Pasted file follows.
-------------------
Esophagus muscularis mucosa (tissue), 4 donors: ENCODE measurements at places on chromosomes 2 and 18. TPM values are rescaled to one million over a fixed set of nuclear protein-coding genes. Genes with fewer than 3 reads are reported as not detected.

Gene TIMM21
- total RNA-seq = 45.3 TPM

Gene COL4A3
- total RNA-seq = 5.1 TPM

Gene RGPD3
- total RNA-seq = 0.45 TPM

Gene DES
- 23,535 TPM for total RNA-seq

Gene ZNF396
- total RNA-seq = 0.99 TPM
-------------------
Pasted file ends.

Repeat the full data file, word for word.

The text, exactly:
Esophagus muscularis mucosa (tissue), 4 donors: ENCODE measurements at places on chromosomes 2 and 18. TPM values are rescaled to one million over a fixed set of nuclear protein-coding genes. Genes with fewer than 3 reads are reported as not detected.

Gene TIMM21
- total RNA-seq = 45.3 TPM

Gene COL4A3
- total RNA-seq = 5.1 TPM

Gene RGPD3
- total RNA-seq = 0.45 TPM

Gene DES
- 23,535 TPM for total RNA-seq

Gene ZNF396
- total RNA-seq = 0.99 TPM